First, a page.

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Tuesday, May 03, 2005

petra n frisell

Petra Haden & Bill Frisell

Some very nice person at Sovereign Artists has sent me a wonderful album that I can't take off the CD player.

It's violinist-singer Petra Haden in duet with guitar virtuoso Bill Frisell but the whole production has such a distinguished provenance it deserves listing here

The album came out last January and its generous 12 tracks of eclectic songs are a joy, taking in the Foo Fighters, Elliot Smith, Tom Waits, Coldplay, Stevie Wonder and George Gershwin.

Petra Haden has a truly gorgeous voice that she's able to vary in texture and timbre according to mood and register. Her double-tracked close harmonies on Waits' "I don't want to grow up" and Foo's "Floaty" deliver the sort of pure joy to set the neck hairs tingling.

What I love about voices like Petra's is that they're like good wine, their vocal bouquet and tonal esthers and ethers reminding me of others I've enjoyed.

In this case:

  • The yet-2-B-fully-appreciated songstress, Laura Veirs (also backed by Frisell)
  • The Incredible String Band's 'Licorice' McKechnie
  • That un-named singer on Moby's "Azure Day"
  • In some of the harmonies, Suzzy and Maggie Roche

    Haden could sing the WSF sailing schedule and have me swooning, and in fact she does with another Washington creation, the Washington/Harline classic, "Wish Upon a Star", which I've never taken to until now: Petra singing it andante, angelic voice soaring and Frisell's careful chords giving the song new meaning.

    Frisell is one of the great guitarists of our time - in my view, of a *very* long time. I know he's peddled as a soloist but I believe his real talent and love is as an accompanist. This was one of the avenues I'd hoped to explore in a local-strummer-makes-good interview - frustratingly thwarted by his PR handlers - suggested by the saintèd editor of our own Review.

    With his consummate artistry on electric and acoustic instruments and mastery of those loops, I'm convinced that Frisell is happiest just prancing and swooping around in the background, laying down a carpet of sound for his pals to perform at their best.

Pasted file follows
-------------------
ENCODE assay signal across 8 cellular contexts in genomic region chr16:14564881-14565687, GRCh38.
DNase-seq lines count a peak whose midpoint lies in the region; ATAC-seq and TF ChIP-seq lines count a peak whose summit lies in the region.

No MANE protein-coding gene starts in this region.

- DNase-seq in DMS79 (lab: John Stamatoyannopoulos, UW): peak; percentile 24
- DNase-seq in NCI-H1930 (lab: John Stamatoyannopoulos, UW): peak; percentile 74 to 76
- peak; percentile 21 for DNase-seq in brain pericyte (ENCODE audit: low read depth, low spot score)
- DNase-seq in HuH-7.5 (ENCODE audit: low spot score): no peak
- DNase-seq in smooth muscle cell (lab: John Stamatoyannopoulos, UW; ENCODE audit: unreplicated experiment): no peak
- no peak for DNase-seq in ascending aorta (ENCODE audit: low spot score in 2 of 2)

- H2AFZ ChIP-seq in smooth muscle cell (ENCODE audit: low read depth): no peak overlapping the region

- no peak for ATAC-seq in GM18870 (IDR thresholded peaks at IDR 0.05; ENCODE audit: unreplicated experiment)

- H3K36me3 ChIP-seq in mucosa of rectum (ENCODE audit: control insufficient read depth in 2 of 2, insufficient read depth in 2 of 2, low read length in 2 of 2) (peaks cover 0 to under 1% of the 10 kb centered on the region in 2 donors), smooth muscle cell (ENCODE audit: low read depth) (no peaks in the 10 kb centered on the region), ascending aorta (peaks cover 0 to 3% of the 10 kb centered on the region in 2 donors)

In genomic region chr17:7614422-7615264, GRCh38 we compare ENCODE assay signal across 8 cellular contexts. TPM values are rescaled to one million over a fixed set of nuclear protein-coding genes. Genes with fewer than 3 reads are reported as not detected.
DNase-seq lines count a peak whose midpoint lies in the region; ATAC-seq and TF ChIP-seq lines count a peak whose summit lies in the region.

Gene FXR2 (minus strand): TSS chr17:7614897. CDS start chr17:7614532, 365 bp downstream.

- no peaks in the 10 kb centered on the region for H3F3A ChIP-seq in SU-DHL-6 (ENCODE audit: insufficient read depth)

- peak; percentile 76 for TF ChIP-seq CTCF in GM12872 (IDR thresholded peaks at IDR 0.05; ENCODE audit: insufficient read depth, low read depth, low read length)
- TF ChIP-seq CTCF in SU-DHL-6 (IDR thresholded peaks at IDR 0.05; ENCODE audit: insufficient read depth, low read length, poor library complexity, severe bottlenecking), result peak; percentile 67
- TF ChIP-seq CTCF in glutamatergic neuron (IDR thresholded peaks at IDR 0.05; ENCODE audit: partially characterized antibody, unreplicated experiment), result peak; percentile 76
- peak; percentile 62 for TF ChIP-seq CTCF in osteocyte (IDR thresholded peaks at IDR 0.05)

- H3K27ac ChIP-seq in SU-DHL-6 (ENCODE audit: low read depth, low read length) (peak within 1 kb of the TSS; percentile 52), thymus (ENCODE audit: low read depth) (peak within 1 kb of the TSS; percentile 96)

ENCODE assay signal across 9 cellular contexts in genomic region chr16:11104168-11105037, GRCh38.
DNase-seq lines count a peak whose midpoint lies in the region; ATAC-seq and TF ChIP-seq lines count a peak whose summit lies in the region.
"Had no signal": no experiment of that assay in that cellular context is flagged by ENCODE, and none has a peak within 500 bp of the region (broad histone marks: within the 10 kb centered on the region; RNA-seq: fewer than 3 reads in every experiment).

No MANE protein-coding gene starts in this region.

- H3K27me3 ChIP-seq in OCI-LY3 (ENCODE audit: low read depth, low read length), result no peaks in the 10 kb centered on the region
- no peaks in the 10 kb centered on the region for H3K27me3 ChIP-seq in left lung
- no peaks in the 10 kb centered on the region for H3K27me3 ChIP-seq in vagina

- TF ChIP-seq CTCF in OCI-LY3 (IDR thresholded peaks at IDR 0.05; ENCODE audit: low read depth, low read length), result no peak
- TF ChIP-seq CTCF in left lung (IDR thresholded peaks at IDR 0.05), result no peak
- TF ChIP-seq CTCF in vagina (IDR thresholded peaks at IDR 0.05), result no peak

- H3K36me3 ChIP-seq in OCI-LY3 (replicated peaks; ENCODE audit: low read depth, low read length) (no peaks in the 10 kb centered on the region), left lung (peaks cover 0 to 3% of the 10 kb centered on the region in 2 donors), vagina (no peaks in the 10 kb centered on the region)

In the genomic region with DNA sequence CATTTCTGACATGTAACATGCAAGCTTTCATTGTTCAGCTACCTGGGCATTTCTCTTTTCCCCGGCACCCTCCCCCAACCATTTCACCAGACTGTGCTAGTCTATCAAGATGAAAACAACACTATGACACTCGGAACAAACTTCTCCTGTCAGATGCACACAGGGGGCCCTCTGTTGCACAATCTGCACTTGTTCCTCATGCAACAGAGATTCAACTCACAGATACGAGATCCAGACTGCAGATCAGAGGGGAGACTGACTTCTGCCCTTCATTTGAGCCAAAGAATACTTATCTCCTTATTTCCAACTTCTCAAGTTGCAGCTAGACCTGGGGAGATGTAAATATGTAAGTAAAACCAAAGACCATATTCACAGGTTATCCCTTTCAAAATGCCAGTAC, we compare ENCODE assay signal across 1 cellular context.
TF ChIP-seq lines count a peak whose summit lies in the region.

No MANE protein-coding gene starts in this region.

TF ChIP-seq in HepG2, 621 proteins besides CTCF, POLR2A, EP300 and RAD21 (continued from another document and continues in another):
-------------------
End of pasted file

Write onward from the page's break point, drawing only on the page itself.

I once attended a party with distant cousin Jock Sutcliffe, Principal Oboe for the London Philharmonic, where I met pianist Gerald Brown, accompanist to so many great singers, and asked him how it felt always to be bridesmaid and never launch into a hot solo. He must have been asked this a thousand times but was nice enough to appear to ponder and said that the sheer pleasure of putting his skills at the service of bringing out the best in *others* far surpassed any pleasure or satisfaction as a front man.

    Petra is in fact a virtuoso violinist and the album profits from her playing: listen to the perfectly judged pizzicato on Satellite.

    Bill Frisell: What can I say about the man that doesn't sound cheesy or toadying? I have most of his recordings, to the extent that my fellow guitarists tease me. After listening to I-forget-which track, one of them commented that if he wanted to hear a guitar sound like a penny whistle he'd buy an album of a penny whistler. Yet, the very next time he visited, his reaction was, "Duude! Who's *that*?"

    Frisell is unquestionably master of *every* style (about which more later) to the extent that, if I needed to name a compilation album, I'd probably choose just that - "Who *is* that guy?"

    Here, he transforms every song, be it sweeping sonorous chords for the likes of 'Moon River' or 'Wish on Star' to the sublime soaring electric solo he takes on Stevie Wonder's "I Believe".

    Track 10 is 'John Hardy', a simple unadorned rendering of the classic that he also takes at daringly funereal pace with Danny Barnes and Keith Lowe on The Willies. Here it's just a pick 'n' brush job on a nylon-stringed and it scares the hell out of me.

    I've always nursed the comfort that, whatever pyrotechnics Frisell has mastered with the plectrum and all those fancy electronic loopings, if it ever came down to plain ol' simple fingering on a classical guitar backing, he'd be sorta down here with the likes of me. Huh!

    You guitarists out there, listen to it and genuflect. The rest of you, it is just the sweetest most expert virtuoso backing and solo you ever did hear.

    I had my severest Frisell critic looking in for a jar so I decided to play a trick and have the Hardy track ready and playing when the door bell chimed.

    I seated him and poured us both a Guinness and we caught up with news. I could see he was distracted and, sure enough, at the end of the track, he asked, "Could we hear that again?"

    I handed him the controls and the album cover - "Track 10".

    "Not Bill Frisell!," he exclaimed, "Who the heck *is* this guy??"

    Good question.

    A gem of an album. Thanks again to Sovereign.

    Whoever they are, I hope I've conveyed the message because this team is on the right road and there's not many of them with this vision out there.

  • Comments:
    Too bad Bill decided to move off the island. He and his artist wife Carole d'Inverno are missed!

    Now I really *am* impressed. I had no idea. Well, no reason to except not seeing him around. I must immediately stop referring to him in all my reviews as a fellow island strummer before some equally clued-up ed calls me on it. Nice catch, thanks.
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